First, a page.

SWOYERSVILLE — The battle between three women who own backyard hens and Luzerne County zoning and planning officials was taken to a district courtroom on Monday.
A district magistrate sided with county officials, who said chickens do not belong in residential areas.
Pringle borough and 22 other municipalities follow Luzerne County zoning ordinances, which prohibit backyard hens.
Christine Dixon told Newswatch 16 that she already found a temporary home for her chickens before the hearing, but she and two other women were told that they would face hundreds of dollars in fines if the animals aren’t removed within 30 days.
“I am hoping its temporary. We`re still hoping to get the law changed at the county level,” said Dixon.
Several of Dixon’s neighbors came to the hearing for support, and said they were surprised that the case was not thrown out.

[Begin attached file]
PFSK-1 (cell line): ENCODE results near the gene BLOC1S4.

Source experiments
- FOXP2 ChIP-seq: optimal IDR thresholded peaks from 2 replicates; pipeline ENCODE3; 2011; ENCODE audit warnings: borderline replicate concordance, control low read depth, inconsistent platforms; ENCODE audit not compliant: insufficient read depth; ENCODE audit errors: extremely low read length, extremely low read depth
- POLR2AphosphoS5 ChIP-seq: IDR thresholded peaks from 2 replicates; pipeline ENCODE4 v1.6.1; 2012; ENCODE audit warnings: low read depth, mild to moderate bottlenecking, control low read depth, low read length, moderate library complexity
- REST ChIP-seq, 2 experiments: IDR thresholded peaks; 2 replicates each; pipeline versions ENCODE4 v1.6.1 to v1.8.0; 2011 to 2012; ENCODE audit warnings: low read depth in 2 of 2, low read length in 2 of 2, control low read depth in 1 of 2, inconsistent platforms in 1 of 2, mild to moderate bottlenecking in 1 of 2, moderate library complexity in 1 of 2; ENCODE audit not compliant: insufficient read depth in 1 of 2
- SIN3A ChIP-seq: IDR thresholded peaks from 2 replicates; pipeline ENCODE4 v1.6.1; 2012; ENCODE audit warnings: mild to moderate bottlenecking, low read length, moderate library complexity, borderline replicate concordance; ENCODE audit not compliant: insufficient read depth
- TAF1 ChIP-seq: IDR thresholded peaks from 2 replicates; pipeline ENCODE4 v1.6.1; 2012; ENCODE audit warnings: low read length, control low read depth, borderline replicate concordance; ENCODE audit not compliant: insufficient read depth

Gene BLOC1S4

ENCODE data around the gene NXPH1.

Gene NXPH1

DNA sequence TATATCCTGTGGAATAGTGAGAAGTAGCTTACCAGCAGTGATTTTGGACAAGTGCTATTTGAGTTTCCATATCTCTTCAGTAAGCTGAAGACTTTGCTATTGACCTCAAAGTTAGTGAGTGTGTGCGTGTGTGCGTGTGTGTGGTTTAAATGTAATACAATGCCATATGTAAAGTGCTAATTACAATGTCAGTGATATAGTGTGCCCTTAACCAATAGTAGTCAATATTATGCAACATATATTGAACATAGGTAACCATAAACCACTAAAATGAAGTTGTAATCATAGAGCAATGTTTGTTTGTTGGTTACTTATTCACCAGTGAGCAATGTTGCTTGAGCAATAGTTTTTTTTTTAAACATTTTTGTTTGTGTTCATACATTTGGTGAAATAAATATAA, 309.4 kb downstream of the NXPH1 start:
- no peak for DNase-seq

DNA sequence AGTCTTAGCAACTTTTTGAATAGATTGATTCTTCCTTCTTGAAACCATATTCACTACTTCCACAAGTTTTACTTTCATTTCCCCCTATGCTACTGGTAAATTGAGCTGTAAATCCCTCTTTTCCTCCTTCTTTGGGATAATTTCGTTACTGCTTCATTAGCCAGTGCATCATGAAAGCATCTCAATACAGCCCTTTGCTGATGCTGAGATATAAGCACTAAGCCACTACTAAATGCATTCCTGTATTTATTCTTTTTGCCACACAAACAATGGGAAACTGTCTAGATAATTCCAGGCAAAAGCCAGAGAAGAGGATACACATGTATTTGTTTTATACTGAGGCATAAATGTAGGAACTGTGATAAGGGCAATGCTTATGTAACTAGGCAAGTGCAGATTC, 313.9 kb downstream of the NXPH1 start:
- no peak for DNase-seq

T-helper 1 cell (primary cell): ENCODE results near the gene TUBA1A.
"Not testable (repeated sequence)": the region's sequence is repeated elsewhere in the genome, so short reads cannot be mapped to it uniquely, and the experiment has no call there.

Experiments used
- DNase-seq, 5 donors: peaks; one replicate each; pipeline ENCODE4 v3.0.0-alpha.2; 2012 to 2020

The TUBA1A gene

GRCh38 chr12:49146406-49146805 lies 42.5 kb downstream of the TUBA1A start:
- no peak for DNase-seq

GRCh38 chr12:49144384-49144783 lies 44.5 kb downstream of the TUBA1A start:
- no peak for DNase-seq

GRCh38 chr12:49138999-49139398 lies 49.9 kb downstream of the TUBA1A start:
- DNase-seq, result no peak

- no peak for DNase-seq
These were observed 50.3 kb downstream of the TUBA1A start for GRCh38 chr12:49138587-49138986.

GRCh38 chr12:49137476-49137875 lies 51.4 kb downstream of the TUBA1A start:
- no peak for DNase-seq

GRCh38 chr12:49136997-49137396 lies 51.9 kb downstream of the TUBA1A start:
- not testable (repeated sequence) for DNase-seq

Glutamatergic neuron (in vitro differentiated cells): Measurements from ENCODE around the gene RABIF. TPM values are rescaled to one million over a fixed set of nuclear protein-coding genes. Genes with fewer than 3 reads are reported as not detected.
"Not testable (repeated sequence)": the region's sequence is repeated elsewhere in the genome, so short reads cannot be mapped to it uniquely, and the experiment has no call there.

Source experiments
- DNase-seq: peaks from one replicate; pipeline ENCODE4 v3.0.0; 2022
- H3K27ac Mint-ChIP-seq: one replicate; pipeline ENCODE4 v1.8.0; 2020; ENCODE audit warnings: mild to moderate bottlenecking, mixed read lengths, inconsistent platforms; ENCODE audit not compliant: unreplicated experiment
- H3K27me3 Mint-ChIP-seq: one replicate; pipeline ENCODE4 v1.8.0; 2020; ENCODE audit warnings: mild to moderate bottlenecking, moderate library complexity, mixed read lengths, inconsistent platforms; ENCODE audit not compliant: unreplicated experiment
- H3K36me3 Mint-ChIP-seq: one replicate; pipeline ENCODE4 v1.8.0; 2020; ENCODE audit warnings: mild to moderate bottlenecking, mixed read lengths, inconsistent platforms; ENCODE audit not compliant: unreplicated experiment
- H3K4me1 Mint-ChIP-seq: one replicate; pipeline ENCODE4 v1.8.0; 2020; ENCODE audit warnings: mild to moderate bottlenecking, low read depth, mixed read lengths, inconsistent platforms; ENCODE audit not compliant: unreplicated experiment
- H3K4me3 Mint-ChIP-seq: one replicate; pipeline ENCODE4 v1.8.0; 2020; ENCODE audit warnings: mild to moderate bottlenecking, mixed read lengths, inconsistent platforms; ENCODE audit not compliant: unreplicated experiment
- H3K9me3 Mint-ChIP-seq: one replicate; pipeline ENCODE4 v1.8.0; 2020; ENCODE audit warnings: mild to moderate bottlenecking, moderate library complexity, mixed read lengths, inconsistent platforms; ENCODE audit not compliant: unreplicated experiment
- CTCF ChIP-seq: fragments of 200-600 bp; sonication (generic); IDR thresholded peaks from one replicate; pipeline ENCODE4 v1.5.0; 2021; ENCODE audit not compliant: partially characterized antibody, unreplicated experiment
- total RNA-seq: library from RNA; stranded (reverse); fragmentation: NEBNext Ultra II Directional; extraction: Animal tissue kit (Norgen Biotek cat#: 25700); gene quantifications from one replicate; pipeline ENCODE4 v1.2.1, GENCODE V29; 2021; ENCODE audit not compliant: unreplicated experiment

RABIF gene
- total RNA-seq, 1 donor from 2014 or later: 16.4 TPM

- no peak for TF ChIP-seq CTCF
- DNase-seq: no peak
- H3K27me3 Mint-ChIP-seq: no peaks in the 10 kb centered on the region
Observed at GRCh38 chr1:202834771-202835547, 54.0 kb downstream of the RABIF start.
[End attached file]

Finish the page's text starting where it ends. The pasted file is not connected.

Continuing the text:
“They’re backyard hens. That is all they are,” said Mary Ann Pelliccia. “My dog makes more noise and causes probably more problems than the chickens do. The chickens do not make any noise. They do not stink. They are not an eyesore.”
Luzerne County Zoning and Planning Director Nancy Snee said she and other officials are simply following the rules that are on the books.
“How we personally feel about chickens in residential zones is a moot point,” said Snee. “We just have to enforce the ordinance and we’ve waited several months to do this.”
Dixon, who is a Pringle Borough Councilwoman, said she is not getting preferential treatment.
“Absolutely not, as you have seen today,” said Dixon. “I am a member of Pringle Borough Council, but I still got fined. And I should, I should not be treated differently because of that.”
Luzerne County Council officials are expected to discuss a possible revision to the backyard hen ordinance at a meeting on Tuesday.